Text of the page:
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Taxpayers fund Network Rail Incompetence

from: http://www.telegraph.co.uk/news/politics/labour/11317354/Ministers-have-been-asleep-at-the-signal-box-during-Christmas-rail-chaos.html

Ministers have been asleep at the signal box during Christmas rail chaos

When passengers waited for hours on freezing platforms, where were ministers, asks Michael Dugher



Mark Carne (inset) and passengers queuing at London's Finsbury Park Station
Mark Carne (inset) and passengers queuing at London's Finsbury Park Station  Photo: Rex Features/Reuters

Patrick McLoughlin, the Transport Secretary, had an interesting list of gifts for Britain's rail passengers over Christmas: a near shutdown of the network on Boxing day, last-minute cancellations, station closures, extensive delays, excruciating journeys, unbearable overcrowding and too little timely information. More Scrooge than Santa.

Everybody is used to a more limited service being operated on Boxing Day, recognising significantly reduced passenger numbers and the need to carry out essential rail maintenance and improvement. But this year, even though the Conservative Party said before the last election that it would do something about the lack of services on Boxing Day, ministers allowed 17 operators to run no services at all while reduced services were the norm elsewhere.

The next day, and into the weekend, saw more than 200 sites overrun, with the worst cases including Paddington and Kings Cross.

So what happened? Passengers deserve answers from Ministers. We don't know if ministers were skiing or fox-hunting, but a transport minister has been about as rare as an on-time train this Christmas.

After days of bad headlines, Patrick McLoughlin issued a statement attempting to shift blame to Network Rail. And the Rail Minister, 'Calamity Claire' Perry, wrote a newspaper column proclaiming, on what was one of the worst days this year for rail passengers, "why I’m so chuffed" with the railways.

There were signs weeks ago that Network Rail’s performance was not where it needed to be - and Labour warned that ministers needed to get a grip. The ORR recently wrote to Network Rail commenting on its recent performance and plans for improvement, stating: "It is essential that these issues are resolved quickly, and that rail users see the improvements to the standard of service they expect and have paid for." The question that still hangs in the air is: what did the Government do about it?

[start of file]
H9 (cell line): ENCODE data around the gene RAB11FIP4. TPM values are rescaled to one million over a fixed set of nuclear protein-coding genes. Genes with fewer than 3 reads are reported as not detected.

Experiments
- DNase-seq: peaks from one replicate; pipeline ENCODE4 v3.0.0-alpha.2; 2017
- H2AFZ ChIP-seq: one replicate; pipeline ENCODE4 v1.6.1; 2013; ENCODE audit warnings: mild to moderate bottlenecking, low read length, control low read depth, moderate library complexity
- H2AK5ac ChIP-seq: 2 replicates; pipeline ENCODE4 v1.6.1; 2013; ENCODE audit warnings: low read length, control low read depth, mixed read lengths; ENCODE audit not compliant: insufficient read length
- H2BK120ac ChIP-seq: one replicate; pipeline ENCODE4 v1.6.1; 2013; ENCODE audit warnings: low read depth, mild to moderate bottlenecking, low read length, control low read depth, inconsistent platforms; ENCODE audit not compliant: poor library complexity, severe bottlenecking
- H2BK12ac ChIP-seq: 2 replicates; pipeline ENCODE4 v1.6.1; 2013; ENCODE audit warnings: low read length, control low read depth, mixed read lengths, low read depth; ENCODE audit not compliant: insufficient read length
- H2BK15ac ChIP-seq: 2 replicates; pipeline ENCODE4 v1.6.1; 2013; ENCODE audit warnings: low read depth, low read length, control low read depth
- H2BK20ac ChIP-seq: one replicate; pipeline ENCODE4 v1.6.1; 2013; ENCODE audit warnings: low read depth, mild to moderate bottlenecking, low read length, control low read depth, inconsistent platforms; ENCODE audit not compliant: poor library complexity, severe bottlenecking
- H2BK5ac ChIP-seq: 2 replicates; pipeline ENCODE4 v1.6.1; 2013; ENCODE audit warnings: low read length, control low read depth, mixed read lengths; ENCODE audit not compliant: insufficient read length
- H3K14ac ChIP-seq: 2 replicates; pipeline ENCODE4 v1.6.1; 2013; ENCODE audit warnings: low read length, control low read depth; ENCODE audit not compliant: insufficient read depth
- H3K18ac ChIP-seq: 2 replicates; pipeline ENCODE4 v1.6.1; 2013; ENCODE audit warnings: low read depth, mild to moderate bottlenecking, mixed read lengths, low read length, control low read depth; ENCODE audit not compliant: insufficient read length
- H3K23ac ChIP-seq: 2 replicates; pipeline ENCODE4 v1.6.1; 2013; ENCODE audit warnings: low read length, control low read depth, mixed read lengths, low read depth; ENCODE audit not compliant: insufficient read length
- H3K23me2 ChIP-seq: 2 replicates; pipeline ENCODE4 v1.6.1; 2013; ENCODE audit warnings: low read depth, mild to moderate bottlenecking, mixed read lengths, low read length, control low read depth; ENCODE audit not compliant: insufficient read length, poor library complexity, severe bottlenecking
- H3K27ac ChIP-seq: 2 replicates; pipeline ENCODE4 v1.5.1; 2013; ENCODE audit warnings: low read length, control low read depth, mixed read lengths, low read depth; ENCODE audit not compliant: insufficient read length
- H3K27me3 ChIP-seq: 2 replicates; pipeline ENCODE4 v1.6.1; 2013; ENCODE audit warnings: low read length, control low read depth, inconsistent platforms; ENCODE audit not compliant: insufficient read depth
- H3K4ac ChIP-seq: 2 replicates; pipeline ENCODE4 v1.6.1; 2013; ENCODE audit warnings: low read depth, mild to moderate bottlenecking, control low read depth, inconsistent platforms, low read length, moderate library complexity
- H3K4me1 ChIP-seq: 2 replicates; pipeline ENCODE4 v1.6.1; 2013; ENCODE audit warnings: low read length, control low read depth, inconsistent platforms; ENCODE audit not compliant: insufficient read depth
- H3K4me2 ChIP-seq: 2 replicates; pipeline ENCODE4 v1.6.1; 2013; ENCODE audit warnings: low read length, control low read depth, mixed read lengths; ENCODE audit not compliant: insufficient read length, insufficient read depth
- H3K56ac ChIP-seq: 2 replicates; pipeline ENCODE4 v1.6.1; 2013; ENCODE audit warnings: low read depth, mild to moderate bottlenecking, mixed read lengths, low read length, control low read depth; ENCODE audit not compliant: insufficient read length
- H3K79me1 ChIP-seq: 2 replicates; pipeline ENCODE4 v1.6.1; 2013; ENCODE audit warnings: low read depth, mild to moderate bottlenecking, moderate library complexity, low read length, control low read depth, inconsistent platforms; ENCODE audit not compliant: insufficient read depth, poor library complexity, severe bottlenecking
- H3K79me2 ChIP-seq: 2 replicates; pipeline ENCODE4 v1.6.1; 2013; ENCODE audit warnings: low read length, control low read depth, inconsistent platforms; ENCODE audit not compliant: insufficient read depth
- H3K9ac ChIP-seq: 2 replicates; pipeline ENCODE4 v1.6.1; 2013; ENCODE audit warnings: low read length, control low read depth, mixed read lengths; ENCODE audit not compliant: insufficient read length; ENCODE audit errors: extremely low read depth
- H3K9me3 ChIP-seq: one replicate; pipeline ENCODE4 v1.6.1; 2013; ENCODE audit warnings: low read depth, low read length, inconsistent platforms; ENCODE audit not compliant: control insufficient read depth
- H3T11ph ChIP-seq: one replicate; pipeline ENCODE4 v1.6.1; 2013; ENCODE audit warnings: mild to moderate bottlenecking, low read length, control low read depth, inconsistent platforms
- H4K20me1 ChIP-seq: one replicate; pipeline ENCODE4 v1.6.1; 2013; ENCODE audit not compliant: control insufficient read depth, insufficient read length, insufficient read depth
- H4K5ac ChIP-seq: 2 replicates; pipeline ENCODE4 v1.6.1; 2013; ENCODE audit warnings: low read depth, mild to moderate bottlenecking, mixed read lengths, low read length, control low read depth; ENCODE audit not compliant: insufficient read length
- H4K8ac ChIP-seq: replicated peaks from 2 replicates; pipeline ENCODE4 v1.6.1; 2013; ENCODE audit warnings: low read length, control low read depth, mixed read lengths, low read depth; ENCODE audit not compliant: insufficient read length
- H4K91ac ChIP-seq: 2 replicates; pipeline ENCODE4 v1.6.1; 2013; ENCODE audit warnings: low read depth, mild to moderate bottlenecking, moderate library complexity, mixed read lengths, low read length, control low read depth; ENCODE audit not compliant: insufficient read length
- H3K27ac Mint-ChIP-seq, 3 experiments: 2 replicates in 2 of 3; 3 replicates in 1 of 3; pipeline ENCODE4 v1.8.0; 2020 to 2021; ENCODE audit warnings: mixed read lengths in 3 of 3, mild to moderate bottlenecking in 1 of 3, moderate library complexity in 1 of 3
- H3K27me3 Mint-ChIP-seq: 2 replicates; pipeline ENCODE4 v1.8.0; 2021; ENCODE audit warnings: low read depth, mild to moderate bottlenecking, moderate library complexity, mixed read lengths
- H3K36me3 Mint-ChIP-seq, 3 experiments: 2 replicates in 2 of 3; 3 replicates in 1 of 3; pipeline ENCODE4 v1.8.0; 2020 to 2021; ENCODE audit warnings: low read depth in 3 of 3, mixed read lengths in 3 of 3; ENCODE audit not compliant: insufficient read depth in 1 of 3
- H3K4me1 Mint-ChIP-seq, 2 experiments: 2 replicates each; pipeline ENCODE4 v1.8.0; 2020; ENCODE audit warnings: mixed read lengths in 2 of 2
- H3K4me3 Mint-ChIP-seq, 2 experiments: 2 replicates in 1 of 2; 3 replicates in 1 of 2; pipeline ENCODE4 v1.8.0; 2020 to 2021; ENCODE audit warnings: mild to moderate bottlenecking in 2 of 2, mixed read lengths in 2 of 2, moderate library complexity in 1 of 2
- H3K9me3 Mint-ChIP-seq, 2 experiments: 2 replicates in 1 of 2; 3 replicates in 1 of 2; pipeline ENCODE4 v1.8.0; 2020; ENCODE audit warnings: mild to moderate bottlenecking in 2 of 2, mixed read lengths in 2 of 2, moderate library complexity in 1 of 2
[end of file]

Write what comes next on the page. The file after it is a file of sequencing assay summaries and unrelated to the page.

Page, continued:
We need a proper investigation into how this disruption was allowed to happen, including what the impact was of the scale of the Boxing Day shutdown and the role of ministers in allowing this to take place.

Last weekend's chaos shows once again the deep flaws that lie at the heart of our railways. Ministers may be 'chuffed', but we’ve had days of unacceptable disruption, with passengers suffering cancellations and miserable delays. And as the fines doled out to Network Rail for this incompetence will be paid from their taxpayer funds, it will of course ultimately be the taxpayer that foots the bill. This is no way to run the railways.

So, while ministers attempt to pass the buck, where is the 'culture of consequences' for Network Rail? The Telegraph led the way in exposing that the alternative culture of 'bonuses for failure' has not been eradicated. I have written to Network Rail’s Chief Executive, Mark Carne, to point out that bonuses are there to reward performance and that the public would find bumper bonuses for top executives this year indefensible given such a dismal performance.

Responsibility and restraint are the very least that the travelling public, and indeed the taxpayer, expect and deserve.

Since Network Rail’s significant debt has come back on to the public balance sheet, we have seen little more than a ‘business as usual’ attitude from Ministers. This must change. Ed Miliband is determined to see big changes. That’s why Labour will ensure we create a new way of operating for the railways and conduct a review of franchising.

This will bring the whole industry together in order to deliver better coordination. Crucially, this body will include a strong voice for passengers - something that is absent at present in the Government's so-called 'Rail Delivery Group'.

The bad headlines this Christmas for Britain's railways are, sadly, just the latest for an industry in desperate need of change. Giving passengers more of a voice would make a start in turning things around. But ministers too must shoulder some of the blame. They may be 'chuffed' at what has happened to our railways, but they cannot absolve themselves of responsibility for the chaos of recent days.

Michael Dugher MP is the Shadow Transport Secretary and the Member of Parliament for Barnsley East

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